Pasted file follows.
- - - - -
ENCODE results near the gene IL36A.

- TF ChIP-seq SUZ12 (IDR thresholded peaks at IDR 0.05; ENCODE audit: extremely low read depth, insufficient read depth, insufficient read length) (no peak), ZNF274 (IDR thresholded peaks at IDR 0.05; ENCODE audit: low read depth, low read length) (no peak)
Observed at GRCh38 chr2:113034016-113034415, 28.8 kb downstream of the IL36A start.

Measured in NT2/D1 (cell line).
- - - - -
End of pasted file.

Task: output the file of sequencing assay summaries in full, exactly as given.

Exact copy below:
ENCODE results near the gene IL36A.

- TF ChIP-seq SUZ12 (IDR thresholded peaks at IDR 0.05; ENCODE audit: extremely low read depth, insufficient read depth, insufficient read length) (no peak), ZNF274 (IDR thresholded peaks at IDR 0.05; ENCODE audit: low read depth, low read length) (no peak)
Observed at GRCh38 chr2:113034016-113034415, 28.8 kb downstream of the IL36A start.

Measured in NT2/D1 (cell line).